When male sexuality is considered self-evident, there’s no room for deceit. We simply “assume that whatever any given man does is what men do,” Hanne Blank told me. The comparative opacity of female sexuality renders women capable of deception—and thus assumed to be deceiving. “Women’s sexuality becomes that thing that must constantly be examined and questioned and validated or invalidated."
This isn’t merely an academic rhetoric. Anyone who’s engaged in heterosexual sex is likely familiar with the dynamic of “complicated” female sexuality versus the “simple” male counterpart. The more primed we are to see women’s sexual experiences as a source of confusion, the more readily we assume that they offer the potential for deception.
And then there’s the fact that, in some cases, women do lie about sex.
Therese Shechter, director of the award-winning documentary How to Lose Your Virginity, points out that, in some situations, honesty about one’s sexual experiences isn’t the best policy. In societies where women are held to unrealistic standards of sexual behavior—and severely punished if they don’t adhere to them—lying about sex can be a woman’s only way of ensuring her safety. Muslim women growing up in the United States or Europe may be raised with more lax attitudes toward premarital sex; if they wind up in a more traditional Muslim marriage, faking virginity might be an act of self-preservation.
Of course, this line of thinking is less about some feminine tendency toward deceit and more about the unfair, and often unwinnable, situation that women find themselves in when they’re expected to be sexy but not sexual, available yet chaste, madonnas who still know the tricks of the whore.
Male desire to control female sexuality has led to a plethora of strategies designed to “prove” whether a woman’s sexual response, or sexual purity, is as genuine as she claims: Vaginal lubrication is deemed an indisputable sign of arousal and interest, bleeding upon penetration becomes required proof of virginity, and a woman’s sexual past is presumed to have bearing on her ability to be sexually assaulted.
But these strategies are often based more on wishful thinking than biological fact, which can place women in an uncomfortable position. As Shechter explains, “One of the reasons [some] men think women are lying about their sexual histories is because the tests that men have devised to determine [facts about female sexuality] don’t make any sense, so the results of the test don’t actually tell them what they need to know.”
Some of these “tests” can be quite literal. In many parts of the world—including Turkey, India, Egypt, and South Africa—virginity tests are not uncommon. Even in America, the idea that virginity can be physically “proven” remains popular: Witness the story of Elizabeth Raine, a 27-year-old medical student who put her virginity up for auction, promising physical evidence of her purity to the highest bidder.
The fundamental problem? These tests are often based on the incorrect assumption that a vagina that has yet to be penetrated by a penis will have an “intact” hymen, and will thus bleed upon first intercourse. And yet that’s far from true. Not only is the hymen as most people understand it a myth, but whether or not a woman has an “intact” one offers little clarity about whether or not she’s engaged in penetrative sex.
And yet, when a woman who hasn’t engaged in penetrative sex doesn’t have a hymen, or fails to bleed during her first sexual experience, she’s the one perceived (by her partner, her family, or potentially the entire internet) to be at fault—not the faulty test.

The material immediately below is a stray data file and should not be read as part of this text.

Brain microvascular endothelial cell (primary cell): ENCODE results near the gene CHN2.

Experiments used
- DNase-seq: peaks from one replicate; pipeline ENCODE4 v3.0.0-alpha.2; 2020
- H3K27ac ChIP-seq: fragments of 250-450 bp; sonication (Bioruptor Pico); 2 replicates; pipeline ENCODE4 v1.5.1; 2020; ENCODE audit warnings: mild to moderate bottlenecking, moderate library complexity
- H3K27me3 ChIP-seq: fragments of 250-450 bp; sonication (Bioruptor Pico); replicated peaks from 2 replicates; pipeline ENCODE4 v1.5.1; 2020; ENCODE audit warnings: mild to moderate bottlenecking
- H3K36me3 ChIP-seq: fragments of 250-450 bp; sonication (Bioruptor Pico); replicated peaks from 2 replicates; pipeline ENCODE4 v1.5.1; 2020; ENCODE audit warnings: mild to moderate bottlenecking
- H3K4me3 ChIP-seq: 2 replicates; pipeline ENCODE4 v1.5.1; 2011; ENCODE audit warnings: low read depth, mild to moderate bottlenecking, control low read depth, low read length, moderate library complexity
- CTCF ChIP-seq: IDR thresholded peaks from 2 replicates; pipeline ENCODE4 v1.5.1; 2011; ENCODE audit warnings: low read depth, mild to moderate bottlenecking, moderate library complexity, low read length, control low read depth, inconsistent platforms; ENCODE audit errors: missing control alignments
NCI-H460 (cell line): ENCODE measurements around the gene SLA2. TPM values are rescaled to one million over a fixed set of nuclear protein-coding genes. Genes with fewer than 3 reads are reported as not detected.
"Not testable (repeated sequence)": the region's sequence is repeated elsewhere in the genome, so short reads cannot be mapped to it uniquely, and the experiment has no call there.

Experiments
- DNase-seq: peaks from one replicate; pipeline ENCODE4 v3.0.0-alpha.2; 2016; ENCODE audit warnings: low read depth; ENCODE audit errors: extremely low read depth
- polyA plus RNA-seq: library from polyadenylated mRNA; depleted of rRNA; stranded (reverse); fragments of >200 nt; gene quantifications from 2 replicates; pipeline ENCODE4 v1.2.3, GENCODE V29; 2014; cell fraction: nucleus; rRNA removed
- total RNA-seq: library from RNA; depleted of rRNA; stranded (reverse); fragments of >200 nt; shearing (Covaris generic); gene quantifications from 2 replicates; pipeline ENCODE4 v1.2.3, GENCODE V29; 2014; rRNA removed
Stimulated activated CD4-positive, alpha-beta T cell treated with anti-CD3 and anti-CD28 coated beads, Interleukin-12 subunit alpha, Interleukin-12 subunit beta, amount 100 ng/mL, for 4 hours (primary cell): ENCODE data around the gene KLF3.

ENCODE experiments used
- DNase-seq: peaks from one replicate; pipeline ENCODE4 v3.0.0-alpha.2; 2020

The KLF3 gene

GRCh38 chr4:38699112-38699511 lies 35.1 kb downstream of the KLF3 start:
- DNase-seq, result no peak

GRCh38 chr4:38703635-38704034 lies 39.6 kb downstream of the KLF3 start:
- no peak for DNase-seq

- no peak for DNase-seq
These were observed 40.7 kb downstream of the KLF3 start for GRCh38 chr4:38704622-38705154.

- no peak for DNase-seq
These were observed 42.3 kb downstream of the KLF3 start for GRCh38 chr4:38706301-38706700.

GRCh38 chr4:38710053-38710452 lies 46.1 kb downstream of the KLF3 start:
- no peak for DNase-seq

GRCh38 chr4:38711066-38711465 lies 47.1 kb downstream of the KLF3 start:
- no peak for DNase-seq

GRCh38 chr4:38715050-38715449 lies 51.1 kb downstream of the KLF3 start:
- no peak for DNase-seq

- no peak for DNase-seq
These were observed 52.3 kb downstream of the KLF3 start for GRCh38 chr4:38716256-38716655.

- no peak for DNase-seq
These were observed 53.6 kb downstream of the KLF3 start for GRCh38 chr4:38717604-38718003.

If an Egyptian woman—whose life might be at risk should she fail to shed the telltale blood on her wedding night—opts to use an artificial hymen, or have her labia stitched up by a doctor, in the hopes of “proving” something that’s actually true, is she really “lying,” or merely taking precautions to pass a ludicrous test that holds women to an impossible standard?
“When we’re calling women liars, by and large what we’re doing is blaming the victim,” says Ryan. “Women have spent thousands of years being literally executed for openly expressing their sexuality. We call them witches, we call them whores, we call them sluts.” When the stakes are so high (and sometimes, literal stakes), is it any surprise that women would sacrifice honesty in pursuit of safety?
In a society where men retain power over women, there is strong incentive for women to lie to protect their reputations, their physical safety, or even their lives—and for men, in response, to suspect them of deceit. So how, then, do we fix it? How do we—in the words of so many feminist activists—teach the world to trust women?
One approach might be to explore men’s sexual responses and experiences as rigorously as we do women’s. “We can make a concerted effort to question everybody’s sexuality and to pry it apart,” Blank suggests. “What is it doing, who is it doing it for, what purposes does it serve, how does it work?”
Treating men’s sexuality as a worthwhile topic of inquiry, and researching the complexities, nuances, and mysteries that exist across genders, can help to chip away at the notion of women in particular as a source of confusion and deceit. If we see each other as individual people, rather than representatives of an entire sex, we can dispense with gendered generalizations and learn the truth of each other’s sexual experiences, and sexual responses, straight from the source.
And on an individual level? “Refusing to play the game is a very fine strategy,” Blank says—and indeed, it may be the most viable one there is, at least when it comes to sexual pleasure.
In a world where women are primed to lose, why seek out external validation for deeply personal experiences? If no one believes your pleasure is real, the sanest response may be to stop trying to “prove” it. Ultimately, the most important part of a woman’s sexual experience is how good it feels to her, and not what anyone else may think of it—and the more we can keep that in mind, the better off we all will be.
Lux Alptraum is a writer, comedian, and consultant with one thing on her mind. Follow her on Twitter at @luxalptraum.